- The Washington Times - Monday, October 31, 2005

Judge Samuel A. Alito Jr.’s legal career began with advisory roles in the Reagan administration and continued with him prosecuting high-profile federal criminal cases.

He was appointed to the federal appeals bench in 1990 by President George Bush.

Judge Alito, who has degrees from Princeton and Yale, secured a position in Washington’s elite conservative legal circles during the early 1980s. But it’s his paper trail as a U.S. attorney in New Jersey, then as a federal judge in Philadelphia, that will be the center of scrutiny in the coming weeks.

Democrats most likely will focus on Judge Alito’s role as the lone dissenter in a key 1991 3rd U.S. Circuit Court of Appeals case that later led to a Supreme Court reaffirmation of abortion as a constitutional right.

Judge Alito’s long-standing connections to high-level conservative legal circles — growing out of his work in the Justice Department during the early 1980s — helped put him atop the list of potential nominees to replace retiring Justice Sandra Day O’Connor.

Former colleagues hail him as among the finest legal minds of his generation and compare him to Chief Justice John G. Roberts Jr., whose education and legal accomplishments impressed lawmakers over the summer during his confirmation.

“Sam Alito is every bit John Roberts’ equal, and John Roberts doesn’t have more than half a dozen equals,” said Charles Cooper, a leading Supreme Court lawyer who worked with both men in the Justice Department under President Reagan.

The son of Italian immigrants, Judge Alito was born in Trenton, N.J., on April 1, 1950. Longtime friends said both of his parents were public school teachers and that he rose to the challenge as a first-generation American, being accepted to Princeton University in 1968.

He earned a law degree from Yale in 1975 and, fresh from law school, worked as a clerk for Judge Leonard I. Garth on the U.S. Court of Appeals for the 3rd Circuit.

After a brief stint as an assistant U.S. attorney for the District of New Jersey, Judge Alito’s legal career blossomed when he moved to Washington in 1981 to work as an assistant to then-Solicitor General Rex E. Lee, a job in which he argued 12 cases on behalf of the government before the Supreme Court.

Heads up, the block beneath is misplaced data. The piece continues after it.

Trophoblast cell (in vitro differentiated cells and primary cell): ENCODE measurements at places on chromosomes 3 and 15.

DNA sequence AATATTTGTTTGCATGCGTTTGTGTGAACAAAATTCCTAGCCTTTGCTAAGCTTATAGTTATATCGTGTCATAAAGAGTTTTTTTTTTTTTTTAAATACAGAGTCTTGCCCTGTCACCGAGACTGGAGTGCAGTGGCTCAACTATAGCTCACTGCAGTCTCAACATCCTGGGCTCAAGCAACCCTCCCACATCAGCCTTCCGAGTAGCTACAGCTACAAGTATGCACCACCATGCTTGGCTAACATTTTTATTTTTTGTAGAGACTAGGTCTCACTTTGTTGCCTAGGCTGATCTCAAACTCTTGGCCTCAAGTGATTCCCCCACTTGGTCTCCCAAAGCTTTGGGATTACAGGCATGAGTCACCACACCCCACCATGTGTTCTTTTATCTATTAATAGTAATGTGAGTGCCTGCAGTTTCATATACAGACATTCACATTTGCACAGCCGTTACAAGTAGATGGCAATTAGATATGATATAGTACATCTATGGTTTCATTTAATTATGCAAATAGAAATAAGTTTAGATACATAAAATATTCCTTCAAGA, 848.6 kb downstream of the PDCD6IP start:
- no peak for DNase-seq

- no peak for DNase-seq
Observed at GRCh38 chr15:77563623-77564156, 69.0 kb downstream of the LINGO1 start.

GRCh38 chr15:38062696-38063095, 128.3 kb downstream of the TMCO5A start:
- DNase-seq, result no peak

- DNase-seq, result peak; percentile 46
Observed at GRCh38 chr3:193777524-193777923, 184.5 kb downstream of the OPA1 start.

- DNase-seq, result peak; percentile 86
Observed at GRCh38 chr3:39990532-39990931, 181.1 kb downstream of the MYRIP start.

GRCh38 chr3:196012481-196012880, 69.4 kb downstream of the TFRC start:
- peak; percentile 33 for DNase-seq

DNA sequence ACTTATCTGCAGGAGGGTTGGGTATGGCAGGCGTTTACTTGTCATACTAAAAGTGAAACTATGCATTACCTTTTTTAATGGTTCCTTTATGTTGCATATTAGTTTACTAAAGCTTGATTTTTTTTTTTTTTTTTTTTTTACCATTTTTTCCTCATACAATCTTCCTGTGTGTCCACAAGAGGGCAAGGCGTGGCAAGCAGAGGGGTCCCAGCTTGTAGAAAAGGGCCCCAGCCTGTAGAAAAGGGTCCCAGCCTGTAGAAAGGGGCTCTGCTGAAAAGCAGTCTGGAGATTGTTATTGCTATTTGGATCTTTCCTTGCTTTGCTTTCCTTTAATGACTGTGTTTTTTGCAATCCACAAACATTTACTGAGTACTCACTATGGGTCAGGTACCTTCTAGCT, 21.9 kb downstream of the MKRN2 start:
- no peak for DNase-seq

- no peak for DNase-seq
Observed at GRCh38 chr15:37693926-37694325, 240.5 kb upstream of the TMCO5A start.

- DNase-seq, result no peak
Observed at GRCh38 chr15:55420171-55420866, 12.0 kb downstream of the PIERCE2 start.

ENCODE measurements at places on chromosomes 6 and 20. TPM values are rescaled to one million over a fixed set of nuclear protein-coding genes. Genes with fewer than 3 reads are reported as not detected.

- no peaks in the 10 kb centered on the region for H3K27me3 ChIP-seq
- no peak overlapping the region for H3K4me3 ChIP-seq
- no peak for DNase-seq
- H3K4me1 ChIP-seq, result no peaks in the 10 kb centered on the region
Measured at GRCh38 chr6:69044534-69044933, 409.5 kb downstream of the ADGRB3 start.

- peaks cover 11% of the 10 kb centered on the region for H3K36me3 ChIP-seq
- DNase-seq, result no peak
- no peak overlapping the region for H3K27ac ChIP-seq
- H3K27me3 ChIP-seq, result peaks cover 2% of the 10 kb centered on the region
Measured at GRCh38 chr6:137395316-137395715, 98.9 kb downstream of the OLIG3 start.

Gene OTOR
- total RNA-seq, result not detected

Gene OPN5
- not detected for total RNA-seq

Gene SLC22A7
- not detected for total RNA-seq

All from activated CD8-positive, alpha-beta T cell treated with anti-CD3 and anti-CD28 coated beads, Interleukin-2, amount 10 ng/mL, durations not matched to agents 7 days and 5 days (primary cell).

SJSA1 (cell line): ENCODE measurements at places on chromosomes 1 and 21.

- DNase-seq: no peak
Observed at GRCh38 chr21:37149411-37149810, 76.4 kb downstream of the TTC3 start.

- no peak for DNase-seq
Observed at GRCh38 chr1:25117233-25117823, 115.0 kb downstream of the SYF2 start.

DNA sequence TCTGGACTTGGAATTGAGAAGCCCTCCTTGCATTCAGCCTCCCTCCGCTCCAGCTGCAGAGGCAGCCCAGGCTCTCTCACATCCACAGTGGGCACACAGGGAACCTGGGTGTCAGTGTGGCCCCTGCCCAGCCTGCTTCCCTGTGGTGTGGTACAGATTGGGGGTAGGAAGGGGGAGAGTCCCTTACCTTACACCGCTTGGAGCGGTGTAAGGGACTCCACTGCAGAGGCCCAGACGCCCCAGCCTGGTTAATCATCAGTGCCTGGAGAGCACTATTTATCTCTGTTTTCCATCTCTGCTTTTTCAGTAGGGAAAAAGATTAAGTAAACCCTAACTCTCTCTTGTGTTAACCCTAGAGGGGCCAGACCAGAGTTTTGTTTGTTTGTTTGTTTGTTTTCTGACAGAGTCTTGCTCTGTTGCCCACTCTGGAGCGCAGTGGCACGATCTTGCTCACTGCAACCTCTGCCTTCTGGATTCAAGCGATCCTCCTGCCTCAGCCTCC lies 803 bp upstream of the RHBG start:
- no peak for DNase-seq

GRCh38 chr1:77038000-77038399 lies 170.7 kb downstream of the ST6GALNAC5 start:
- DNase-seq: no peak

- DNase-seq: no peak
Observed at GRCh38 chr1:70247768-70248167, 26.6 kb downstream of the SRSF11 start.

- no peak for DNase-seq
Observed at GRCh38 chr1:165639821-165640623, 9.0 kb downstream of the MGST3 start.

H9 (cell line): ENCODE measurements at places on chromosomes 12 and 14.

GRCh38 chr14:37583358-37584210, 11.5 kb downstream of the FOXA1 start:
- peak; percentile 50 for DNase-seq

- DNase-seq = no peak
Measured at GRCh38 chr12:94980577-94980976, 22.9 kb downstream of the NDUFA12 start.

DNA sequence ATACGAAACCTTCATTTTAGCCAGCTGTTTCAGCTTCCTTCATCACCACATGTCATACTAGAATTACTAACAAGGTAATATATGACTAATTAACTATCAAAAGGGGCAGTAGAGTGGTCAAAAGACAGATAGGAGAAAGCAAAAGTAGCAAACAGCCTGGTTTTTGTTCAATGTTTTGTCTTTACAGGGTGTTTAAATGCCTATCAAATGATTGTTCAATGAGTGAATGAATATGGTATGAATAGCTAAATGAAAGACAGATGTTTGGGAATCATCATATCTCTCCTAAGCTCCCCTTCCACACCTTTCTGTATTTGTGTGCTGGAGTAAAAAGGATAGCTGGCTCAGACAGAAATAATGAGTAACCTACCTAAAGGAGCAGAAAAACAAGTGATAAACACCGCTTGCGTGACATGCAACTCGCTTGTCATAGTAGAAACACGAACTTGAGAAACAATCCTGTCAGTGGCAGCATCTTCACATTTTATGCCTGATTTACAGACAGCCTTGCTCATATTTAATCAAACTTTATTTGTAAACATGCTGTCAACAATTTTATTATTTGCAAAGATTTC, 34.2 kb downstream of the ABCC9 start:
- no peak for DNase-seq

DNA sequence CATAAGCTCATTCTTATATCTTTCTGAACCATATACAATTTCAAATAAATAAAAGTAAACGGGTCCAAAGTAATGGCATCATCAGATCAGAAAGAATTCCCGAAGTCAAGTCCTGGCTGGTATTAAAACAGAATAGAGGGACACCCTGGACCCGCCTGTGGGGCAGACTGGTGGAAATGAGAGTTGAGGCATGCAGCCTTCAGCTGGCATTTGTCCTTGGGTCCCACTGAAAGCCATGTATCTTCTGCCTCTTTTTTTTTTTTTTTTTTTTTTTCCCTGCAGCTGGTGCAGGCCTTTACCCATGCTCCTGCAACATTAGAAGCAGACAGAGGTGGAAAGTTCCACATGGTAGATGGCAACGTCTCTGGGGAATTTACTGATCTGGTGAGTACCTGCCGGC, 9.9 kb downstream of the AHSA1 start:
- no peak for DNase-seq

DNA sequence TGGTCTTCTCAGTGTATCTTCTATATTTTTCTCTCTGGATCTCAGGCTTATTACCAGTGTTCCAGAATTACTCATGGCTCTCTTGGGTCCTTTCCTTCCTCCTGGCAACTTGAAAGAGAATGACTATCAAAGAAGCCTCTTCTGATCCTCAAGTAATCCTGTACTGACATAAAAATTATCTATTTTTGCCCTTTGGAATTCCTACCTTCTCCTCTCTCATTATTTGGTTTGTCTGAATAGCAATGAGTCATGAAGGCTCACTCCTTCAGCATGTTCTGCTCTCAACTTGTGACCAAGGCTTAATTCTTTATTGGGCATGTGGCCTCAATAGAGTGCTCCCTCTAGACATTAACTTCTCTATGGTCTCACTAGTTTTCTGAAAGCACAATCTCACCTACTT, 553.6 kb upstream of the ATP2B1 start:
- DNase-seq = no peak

In 1985, he went to work for Mr. Cooper, whom Mr. Reagan had nominated to head the Office of Legal Counsel under Attorney General Edwin I. Meese III.

“It was a result of how impressed I was with him, both in his personal and professional qualities, that I asked him to become my deputy when President Reagan nominated me,” Mr. Cooper said.

Judge Alito returned to New Jersey to serve as U.S. attorney from 1987 to 1990, winning a key international terrorism case in 1988. In that case, Japanese Red Army member Yu Kikumura, who was suspected of planning to bomb a New York City Navy recruiting center, was convicted of transporting homemade bombs on the New Jersey Turnpike.

Appointed to the federal appeals bench in 1990, Judge Alito won a reputation of consistently delivering conservative votes on such hot-button issues as abortion.

The press gave him the nickname “Scalito,” suggesting similarities between his legal philosophy and that of the Supreme Court’s perhaps most conservative member, Justice Antonin Scalia.

Among the high-profile cases he’s been involved in are a 1996 sex-discrimination case, in which he wrote that a plaintiff should not be able to win a summary judgment prior to a verdict simply by casting doubt on an employer’s version of the story.

Another was a 1999 case in which he joined the majority to allow Muslim police officers in the city to keep their beards for religious reasons.

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